A childhood memory, Mary Poppins Returns, comes back to the big screen after decades of the first movie. Jane and Michael Banks are now grown adults, and Michael has three kids of his own.
As part of the coverage in my recent press trip to Los Angeles for the Mary Poppins Returns Movie world premiere, I had the opportunity and huge honor to interview Lamplighter Jack, played by Lin-Manuel Miranda, best known for creating and starring in the Broadway musicals the Heights and Hamilton. Lin-Manuel also co-wrote the songs for Walt Disney Animation Studios’ Moana.
Lin-Manuel Miranda walked into the room and told us we were the highlight of his day! What better way to start a conversation? The following is what we learned about this extraordinary Latino celebrity!
How is it different being in the musical theater versus starring in a musical movie production?
Lin-Manuel: You finish the eight-minute dance number and you wait a year and a half for applause. But honestly, you’re trying to tell the truth on stage and you’re trying to tell the truth in film. The difference is the energy source. Doing eight shows a week is a yoga. You’re gonna hit the same positions every night but you’re gonna hit ’em differently depending on your energy,
the audience, you’re fellow performers. And you have two the next day.
The energy source in making a film is, especially a film like this, today you’re dancing with penguins. Tomorrow you’re singing with Meryl Streep. Friday you’re shutting down Buckingham Palace with 800 bikers. And you’re not coming back. We’re not going back to the Penguins next week. You don’t get two shows a day with Meryl Streep tomorrow. So the adrenaline source becomes this is a once-in-a-lifetime moment and you have to be completely present. And so it just shifts from the audience to the sheer one-of-a-kindness of it.
Which scene are you most proud of?
Lin-Manuel: That’s a great question. There are so many scenes. I’m proud of. It’s funny. There are scenes I’m proud of because they’re my own fault. And there are scenes I’m proud of because they took so much practice and mastery. Tommy Kail, who directed Hamilton, said he was most moved [LAUGHS]. Sorry, it makes me laugh. He was most moved when he saw me slide down the banister in Trip A Little Light Fantastic because I’d been doing, that’s like the one thing I actually know how to do really well.
And as Tommy Kail put it, “You don’t know how to land a joke or sing a note or grow a beard without practice. But man you were born to slide down banisters.” And then there are moments that represent hours and hours of hard work from the eight-minute, continuous dance continuous dance sequence in Trip A Little Light Fantastic, and Rob ran it as an eight-minute dance sequence, you know.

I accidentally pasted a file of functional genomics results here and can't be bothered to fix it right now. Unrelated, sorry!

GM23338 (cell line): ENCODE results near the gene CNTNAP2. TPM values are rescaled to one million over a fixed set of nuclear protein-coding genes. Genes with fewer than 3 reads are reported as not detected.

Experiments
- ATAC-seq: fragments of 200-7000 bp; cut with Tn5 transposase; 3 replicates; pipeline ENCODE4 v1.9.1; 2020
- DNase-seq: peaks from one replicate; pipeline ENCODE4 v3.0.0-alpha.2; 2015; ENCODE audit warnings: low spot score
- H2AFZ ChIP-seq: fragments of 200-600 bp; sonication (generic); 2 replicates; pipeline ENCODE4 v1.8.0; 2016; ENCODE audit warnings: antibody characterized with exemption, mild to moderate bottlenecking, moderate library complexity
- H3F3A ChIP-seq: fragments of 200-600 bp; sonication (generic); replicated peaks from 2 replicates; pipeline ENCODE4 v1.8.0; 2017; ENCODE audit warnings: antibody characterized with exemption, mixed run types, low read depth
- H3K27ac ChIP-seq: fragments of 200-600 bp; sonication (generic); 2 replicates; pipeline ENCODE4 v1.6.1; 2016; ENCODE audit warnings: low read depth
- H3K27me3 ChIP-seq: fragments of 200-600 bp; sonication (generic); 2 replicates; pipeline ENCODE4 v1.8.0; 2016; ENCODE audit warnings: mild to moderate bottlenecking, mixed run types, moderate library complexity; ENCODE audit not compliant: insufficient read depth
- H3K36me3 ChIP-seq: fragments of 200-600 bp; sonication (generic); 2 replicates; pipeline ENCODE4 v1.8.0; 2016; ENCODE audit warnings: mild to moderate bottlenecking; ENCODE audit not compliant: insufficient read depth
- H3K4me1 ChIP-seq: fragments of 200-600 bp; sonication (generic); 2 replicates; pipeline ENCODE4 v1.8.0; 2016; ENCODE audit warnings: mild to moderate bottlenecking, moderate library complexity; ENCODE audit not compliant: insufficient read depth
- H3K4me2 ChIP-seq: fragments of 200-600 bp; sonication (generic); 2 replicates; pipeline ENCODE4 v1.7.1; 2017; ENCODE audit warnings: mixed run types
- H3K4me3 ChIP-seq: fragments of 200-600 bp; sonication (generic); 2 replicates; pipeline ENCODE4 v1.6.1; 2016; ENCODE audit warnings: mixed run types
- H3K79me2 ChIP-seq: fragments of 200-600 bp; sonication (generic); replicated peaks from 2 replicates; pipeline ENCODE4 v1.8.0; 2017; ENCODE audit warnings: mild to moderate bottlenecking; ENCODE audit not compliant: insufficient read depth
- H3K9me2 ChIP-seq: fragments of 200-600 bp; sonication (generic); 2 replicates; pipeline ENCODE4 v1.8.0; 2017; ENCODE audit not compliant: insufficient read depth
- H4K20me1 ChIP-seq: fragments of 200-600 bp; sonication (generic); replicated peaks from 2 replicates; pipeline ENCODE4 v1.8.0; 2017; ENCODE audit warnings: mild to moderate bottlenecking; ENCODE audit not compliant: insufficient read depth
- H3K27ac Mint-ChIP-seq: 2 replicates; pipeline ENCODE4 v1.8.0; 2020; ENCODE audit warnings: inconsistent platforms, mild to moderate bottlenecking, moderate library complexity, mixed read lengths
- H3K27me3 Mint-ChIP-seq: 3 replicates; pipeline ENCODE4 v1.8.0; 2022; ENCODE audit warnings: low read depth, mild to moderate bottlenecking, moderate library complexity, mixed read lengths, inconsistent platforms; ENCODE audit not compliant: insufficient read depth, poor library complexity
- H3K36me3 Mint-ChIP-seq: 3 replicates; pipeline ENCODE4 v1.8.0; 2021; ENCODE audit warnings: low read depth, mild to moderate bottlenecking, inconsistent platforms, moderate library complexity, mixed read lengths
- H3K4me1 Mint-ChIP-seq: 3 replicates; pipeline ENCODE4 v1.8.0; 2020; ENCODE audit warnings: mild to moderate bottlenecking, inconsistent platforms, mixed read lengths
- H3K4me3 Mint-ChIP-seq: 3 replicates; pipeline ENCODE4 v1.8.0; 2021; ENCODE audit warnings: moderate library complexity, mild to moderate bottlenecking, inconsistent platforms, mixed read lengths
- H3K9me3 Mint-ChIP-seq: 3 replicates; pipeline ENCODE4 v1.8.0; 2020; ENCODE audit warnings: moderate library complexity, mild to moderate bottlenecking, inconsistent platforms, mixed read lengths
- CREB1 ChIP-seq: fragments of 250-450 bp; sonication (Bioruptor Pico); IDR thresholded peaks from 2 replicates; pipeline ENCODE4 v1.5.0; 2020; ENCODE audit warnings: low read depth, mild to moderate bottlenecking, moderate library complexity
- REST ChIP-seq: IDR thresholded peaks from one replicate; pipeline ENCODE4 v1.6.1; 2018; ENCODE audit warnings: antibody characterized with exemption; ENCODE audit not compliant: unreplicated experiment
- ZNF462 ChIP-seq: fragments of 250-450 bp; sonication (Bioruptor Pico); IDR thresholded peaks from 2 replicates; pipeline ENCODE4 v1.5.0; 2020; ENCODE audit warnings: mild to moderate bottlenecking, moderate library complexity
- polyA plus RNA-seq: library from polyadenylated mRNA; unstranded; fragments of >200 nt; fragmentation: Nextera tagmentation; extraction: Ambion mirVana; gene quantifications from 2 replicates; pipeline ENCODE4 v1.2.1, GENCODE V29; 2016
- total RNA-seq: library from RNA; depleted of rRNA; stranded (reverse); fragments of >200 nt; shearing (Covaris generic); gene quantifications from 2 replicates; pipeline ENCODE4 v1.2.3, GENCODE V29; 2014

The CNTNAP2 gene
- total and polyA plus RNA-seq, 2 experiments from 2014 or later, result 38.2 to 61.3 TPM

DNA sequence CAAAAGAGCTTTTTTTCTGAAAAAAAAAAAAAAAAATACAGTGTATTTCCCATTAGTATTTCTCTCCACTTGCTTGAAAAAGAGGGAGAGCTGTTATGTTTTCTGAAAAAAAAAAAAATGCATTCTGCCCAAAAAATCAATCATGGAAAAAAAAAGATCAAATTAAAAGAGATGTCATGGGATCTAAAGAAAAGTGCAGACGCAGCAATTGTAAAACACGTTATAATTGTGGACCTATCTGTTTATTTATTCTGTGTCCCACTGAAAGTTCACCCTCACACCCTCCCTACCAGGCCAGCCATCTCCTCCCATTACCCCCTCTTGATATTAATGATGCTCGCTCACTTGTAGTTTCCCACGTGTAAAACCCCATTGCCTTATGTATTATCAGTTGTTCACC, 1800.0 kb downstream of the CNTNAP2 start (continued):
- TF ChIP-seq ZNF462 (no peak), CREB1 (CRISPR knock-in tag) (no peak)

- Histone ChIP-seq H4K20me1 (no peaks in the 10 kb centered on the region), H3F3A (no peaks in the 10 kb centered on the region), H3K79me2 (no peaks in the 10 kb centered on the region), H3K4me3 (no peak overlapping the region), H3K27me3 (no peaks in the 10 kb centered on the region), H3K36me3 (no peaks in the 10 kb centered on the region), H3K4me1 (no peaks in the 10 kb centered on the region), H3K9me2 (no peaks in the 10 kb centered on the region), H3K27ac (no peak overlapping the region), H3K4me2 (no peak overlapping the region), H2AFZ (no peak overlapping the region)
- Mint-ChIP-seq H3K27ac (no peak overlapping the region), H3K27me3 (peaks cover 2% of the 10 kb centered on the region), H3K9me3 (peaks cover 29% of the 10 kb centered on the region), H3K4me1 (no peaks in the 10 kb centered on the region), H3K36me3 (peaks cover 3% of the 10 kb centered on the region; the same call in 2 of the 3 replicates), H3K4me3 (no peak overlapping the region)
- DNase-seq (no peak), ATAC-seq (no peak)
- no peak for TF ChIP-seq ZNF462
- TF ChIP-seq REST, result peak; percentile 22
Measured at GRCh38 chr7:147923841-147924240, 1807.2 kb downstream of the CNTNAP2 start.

Did you find the costumes comfortable or uncomfortable, especially with dancing in them?
Yeah. Well, Sandy Powell’s a wizard and she’s sort of a Mary Poppins herself. She looks not of this world. She comes in with this orange hair and these amazing outfits. The next thing you know, you’re wearing an amazing outfit, which is very Poppins-esque. And, but dancing was always given priority. So even in those hand-painted suits in the Royal Dalton Ball and that is painted, that is like acrylic paint on the suits, there’s give and there’s a stretch in the pants so we can sort of do our work.
When asked about “The bike” and if he normally rode a bike? And were there wheels on it that were green screened? Like how did you guys…
Lin-Manuel: Gertie. That’s what I called her.
So the bike, I called it Gertie because she was not your average bike. This is not your Schwinn 10-speed. This is an old bike with a 20-pound ladder in a basket on your right side. So you’re constantly accounting for that. So I would bike to craft services. I would bike around. I make it, I biked that thing all over Shepperton Studios until it was second nature to me. And then in the sequences where all the kids and Mary Poppins are on the bike, we just had a set of training wheels that we C.G.I.’ed out.
Lin-Manuel: I remember… I remember seeing the first two-thirds of Mary Poppins. We had the V.H.S. cassette and it was, some of you will remember this. You know, they had their own section in the home library because they were fluffy and white, a little bigger than your shelf. And then I remember turning it off during Feed The Birds. Feed The Birds is the most emotionally devastat-ing melody in the history of cinema. And I was not ready for it as a kid. So I remember crying and turning it off. I didn’t see the end of Mary Poppins ’til I was like in high school because that song was just too sad. It was just too sad for my tender little heart. And so yeah. So I remember the first two-thirds of it on repeat. And then Feed The Birds was like, Oh, okay, I’m gonna go play”. That was my experience growing up with it.
Mary Poppins Returns has a TON of magical moments that I’m sure were challenging in the making of this fabulous film. Make sure to take the family on December 19, 2018, when Mary Poppins Returns releases nationwide!
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Disclosure: This post is part of my all expense paid trip to Los Angeles, CA provided by Disney, in exchange for coverage. However, opinions are 100% mine.